The demand for halal food in the world is enormous, nearly U.S. $700 billion annually. The need for halal food is very high, making food with a halal label is very vulnerable to forged. Moreover, the price of halal food is higher compared to the price of non-halal food, causing the occurrence of food contamination in almost many countries in the world. The emergence of food contamination has become a common thing in many countries. Horse meat mixed scandal in Europe, and the rat meat scandal in China, as well as the human meat scandal at Mcdonald’s in the U.S., became evident that the authenticity of meat species is essential to implement. Indonesia, which has the largest Muslim population in the world and is a potential share of the world’s halal products, is also susceptible to experiencing food adulteration on foodstuffs imported from other countries. In anticipation of this, it takes a scientific method, which can solve the problem that among Muslims is called the halal.
One method that can be used is a molecular-based detection technique, which is PCR (Polymerase Chain Reaction). This technique can help determine the DNA content of the food material that is doubtful of its halal. It is given that DNA has thermal stability, and DNA is found in almost all living cells of sentient species. Besides, DNA has advantages inaccuracy because it is a stable molecule and has greater information than proteins. This DNA-based detection technique is proven to be more sensitive and specific, so it can be used to detect the content of food products that have been processed further.
DNA can be used in Halal forensic analysis is Cytochrom b segment and the displacement loop area of the mitochondrial DNA strand, or with 12S rRNA gene amplification technique or by analyzing the genomic region or region on a specific interspersed loop of a repetitive element. The use of the genomic region, according to Alraidh (2008), is still an option that can be used in molecular detection. However, there are limitations, especially when the inspection material is boiling at temperatures above 134 degrees Celsius. D Loop or Displacement Loop is an mtDNA area that does not encode a polypeptide, has a high mutation rate, and plays a role in the regulation of mtDNA genetic expression. The area has a tremendous meaning for forensic examination because the sequences contained in this D-loop tend to vary (polymorphism) in various species. The D-loop in the content detection process of food halal is believed to have a high success rate, thus having the opportunity to be used as a method of halal detection with a variety of PCR based methods. Research that is part of the research activities at Research Centre and the Halal Product Examiner (PRPPH) Universitas Airlangga is intended to prove that forensic Halal detection can be done by designing a primer derived from this mitochondrial DNA loop area. This test is performed on mitochondrial DNA derived from 6 species, which begins with the process of identifying DNA sequences in the D-region’s 6-species loop.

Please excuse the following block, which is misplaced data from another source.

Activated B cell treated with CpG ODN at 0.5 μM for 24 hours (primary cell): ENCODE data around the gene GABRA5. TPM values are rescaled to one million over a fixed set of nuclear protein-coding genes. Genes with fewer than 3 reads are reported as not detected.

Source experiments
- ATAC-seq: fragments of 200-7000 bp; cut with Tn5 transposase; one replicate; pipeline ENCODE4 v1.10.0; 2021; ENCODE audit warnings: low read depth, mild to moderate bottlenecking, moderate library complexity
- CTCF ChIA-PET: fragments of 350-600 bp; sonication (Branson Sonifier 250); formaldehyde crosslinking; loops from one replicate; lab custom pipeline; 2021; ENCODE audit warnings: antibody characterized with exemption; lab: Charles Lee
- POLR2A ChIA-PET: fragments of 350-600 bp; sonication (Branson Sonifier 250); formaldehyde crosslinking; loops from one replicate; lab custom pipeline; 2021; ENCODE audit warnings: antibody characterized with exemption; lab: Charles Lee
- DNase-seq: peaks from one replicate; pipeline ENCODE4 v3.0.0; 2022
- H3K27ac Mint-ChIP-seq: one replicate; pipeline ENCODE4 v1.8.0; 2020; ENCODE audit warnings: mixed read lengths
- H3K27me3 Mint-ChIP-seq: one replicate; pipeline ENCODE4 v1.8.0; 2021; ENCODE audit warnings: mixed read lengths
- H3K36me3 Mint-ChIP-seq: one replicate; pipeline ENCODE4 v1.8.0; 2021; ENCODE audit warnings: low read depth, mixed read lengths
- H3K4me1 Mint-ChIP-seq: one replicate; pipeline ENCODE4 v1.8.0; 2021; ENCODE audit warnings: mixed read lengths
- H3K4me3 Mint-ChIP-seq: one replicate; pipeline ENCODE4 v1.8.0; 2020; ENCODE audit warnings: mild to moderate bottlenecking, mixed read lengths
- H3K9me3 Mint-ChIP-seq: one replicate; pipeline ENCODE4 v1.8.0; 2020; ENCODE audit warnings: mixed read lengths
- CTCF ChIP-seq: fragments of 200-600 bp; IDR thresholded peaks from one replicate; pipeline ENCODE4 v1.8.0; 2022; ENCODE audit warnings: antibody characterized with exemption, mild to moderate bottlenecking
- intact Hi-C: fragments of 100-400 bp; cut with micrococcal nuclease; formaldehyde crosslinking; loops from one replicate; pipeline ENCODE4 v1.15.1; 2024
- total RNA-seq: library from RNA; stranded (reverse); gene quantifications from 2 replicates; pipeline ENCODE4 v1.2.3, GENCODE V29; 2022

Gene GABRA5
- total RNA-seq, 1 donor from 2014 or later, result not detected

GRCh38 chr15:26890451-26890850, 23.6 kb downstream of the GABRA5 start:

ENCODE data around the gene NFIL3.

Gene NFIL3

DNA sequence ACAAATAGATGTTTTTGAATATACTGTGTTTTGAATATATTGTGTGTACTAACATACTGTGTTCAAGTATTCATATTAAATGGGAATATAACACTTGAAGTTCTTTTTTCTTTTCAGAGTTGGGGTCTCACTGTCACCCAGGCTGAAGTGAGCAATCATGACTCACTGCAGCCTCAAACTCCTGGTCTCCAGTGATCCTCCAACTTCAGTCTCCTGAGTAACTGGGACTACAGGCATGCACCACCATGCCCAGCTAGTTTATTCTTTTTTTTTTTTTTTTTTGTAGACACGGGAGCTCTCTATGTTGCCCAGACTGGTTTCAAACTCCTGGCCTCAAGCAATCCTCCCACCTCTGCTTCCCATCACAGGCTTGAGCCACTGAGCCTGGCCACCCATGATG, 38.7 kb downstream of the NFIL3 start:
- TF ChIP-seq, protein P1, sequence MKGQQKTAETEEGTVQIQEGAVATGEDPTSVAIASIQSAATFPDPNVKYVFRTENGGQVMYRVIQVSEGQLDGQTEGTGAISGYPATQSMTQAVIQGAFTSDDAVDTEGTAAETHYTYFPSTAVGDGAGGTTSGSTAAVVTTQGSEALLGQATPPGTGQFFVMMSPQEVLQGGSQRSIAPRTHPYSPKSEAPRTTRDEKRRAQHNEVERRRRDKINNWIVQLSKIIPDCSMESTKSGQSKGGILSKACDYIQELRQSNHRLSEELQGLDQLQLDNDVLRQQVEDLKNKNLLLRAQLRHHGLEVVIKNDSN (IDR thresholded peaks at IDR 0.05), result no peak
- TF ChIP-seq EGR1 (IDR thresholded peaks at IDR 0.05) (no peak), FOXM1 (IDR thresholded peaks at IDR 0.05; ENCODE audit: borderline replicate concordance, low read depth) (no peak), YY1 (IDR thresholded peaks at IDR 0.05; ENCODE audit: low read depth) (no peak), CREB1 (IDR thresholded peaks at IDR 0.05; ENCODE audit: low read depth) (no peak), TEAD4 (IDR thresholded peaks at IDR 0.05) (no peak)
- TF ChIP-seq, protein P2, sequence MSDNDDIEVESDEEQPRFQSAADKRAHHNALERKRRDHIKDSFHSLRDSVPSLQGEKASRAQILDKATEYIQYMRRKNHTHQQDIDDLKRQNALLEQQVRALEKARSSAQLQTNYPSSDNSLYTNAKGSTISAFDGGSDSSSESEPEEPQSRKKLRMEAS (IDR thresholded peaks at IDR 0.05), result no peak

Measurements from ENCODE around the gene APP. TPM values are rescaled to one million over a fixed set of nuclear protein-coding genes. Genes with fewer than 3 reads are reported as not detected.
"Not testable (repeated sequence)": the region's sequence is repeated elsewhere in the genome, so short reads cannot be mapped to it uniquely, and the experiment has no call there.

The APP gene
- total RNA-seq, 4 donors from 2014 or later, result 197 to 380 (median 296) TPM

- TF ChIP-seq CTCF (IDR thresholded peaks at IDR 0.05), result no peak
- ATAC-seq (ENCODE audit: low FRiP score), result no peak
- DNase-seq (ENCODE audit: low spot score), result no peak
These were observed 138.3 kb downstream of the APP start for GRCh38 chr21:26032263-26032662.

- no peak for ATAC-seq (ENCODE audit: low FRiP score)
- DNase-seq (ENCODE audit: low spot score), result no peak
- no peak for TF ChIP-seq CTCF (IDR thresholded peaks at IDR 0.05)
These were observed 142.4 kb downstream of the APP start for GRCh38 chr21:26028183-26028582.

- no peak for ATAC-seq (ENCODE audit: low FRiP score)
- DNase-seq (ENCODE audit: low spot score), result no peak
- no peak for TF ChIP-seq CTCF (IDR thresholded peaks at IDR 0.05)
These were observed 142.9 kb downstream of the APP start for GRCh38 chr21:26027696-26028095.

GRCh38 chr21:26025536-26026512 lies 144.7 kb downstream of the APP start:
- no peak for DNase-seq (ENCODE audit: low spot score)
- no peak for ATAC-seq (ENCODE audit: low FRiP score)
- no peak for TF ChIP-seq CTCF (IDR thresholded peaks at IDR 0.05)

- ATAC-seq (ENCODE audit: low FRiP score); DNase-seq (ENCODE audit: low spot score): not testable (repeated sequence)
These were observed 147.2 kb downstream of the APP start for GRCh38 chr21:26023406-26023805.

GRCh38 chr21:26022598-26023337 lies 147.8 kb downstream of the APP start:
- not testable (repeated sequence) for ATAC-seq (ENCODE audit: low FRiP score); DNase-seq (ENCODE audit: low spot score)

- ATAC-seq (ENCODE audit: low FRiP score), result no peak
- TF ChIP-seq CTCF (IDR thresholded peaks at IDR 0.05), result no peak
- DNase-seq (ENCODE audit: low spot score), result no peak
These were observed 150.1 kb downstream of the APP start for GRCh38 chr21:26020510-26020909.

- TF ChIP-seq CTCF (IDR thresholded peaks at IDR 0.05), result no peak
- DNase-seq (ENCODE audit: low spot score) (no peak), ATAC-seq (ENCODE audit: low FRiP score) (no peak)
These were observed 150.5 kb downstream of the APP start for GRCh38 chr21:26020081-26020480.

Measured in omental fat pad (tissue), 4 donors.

The six species include Rattus norvegicus (rat), Gallus Gallus (chicken), Capra hircus (goat), Sus scrofa (pig), Equus caballus (horse), and the Taurus Boss (Cow), using data derived from the Genebank. Data is used as the basis for original design or synthetic oligonucleotide. Each of these synthetic oligonucleotides or primers is designed using the PRIMER3 program, which is implemented in the primary-BLAST server. This allows for primary search with multiple related targets that exist in the database, such as databases that are not redundant (N.R.), i.e. by using a DNA sequence as a query. The order of the Queri for each species is the complete encoding sequence of mitochondria DNA on the region or Regio DLoops. For example, Rattus Novergicus, where the primary search is done using the sequence with the GenBank HQ655891 access number as the requested DNA sequence or sequences. A primary pair is then selected from multiple output alternatives resulting from a search.
The results of explained that primer designed from the mitochondrial DNA has the same potential as the primer designed from Cytochrome B in 6 local species of research subjects. Thus mitochondrial DNA originating from the Dloop Regio can be used as an alternative to the examination or halal forensic detection, in addition to the mitochondrial DNA originating from the Cytochrom area B.
Author: Author: Agung Sosiawan, Ali Rahman, Norhidayu
Link: The use of Displacement Loop mtDNA in Halal Forensic Investigation in Indonesia https://rjptonline.org/AbstractView.aspx?PID=2020-13-3-1